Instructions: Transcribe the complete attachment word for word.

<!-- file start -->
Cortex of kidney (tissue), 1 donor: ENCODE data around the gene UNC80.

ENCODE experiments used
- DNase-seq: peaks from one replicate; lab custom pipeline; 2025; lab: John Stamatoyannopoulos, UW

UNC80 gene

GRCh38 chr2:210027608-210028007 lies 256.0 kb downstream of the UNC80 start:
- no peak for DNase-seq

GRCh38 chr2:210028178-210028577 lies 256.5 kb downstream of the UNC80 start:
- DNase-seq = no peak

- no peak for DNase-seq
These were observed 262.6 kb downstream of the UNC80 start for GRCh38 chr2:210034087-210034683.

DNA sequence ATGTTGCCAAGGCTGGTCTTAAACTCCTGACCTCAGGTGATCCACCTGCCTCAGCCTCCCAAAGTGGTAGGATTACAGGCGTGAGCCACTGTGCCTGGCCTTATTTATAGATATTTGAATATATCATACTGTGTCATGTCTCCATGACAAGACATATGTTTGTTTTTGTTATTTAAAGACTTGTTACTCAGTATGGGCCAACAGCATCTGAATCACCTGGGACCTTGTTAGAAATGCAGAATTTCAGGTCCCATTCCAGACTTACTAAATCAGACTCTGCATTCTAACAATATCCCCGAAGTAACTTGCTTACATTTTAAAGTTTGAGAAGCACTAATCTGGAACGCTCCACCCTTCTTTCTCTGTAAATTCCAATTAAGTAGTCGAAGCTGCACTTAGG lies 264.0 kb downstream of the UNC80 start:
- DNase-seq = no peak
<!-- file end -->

Cortex of kidney (tissue), 1 donor: ENCODE data around the gene UNC80.

ENCODE experiments used
- DNase-seq: peaks from one replicate; lab custom pipeline; 2025; lab: John Stamatoyannopoulos, UW

UNC80 gene

GRCh38 chr2:210027608-210028007 lies 256.0 kb downstream of the UNC80 start:
- no peak for DNase-seq

GRCh38 chr2:210028178-210028577 lies 256.5 kb downstream of the UNC80 start:
- DNase-seq = no peak

- no peak for DNase-seq
These were observed 262.6 kb downstream of the UNC80 start for GRCh38 chr2:210034087-210034683.

DNA sequence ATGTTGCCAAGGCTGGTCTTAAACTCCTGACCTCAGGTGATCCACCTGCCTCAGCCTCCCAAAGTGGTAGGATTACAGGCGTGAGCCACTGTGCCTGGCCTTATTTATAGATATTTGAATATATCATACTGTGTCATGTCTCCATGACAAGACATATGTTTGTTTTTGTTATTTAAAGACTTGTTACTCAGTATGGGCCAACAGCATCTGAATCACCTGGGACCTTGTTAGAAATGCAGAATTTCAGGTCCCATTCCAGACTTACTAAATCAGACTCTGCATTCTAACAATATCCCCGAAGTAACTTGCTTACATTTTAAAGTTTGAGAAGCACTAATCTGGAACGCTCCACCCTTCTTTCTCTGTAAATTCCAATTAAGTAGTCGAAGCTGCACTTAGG lies 264.0 kb downstream of the UNC80 start:
- DNase-seq = no peak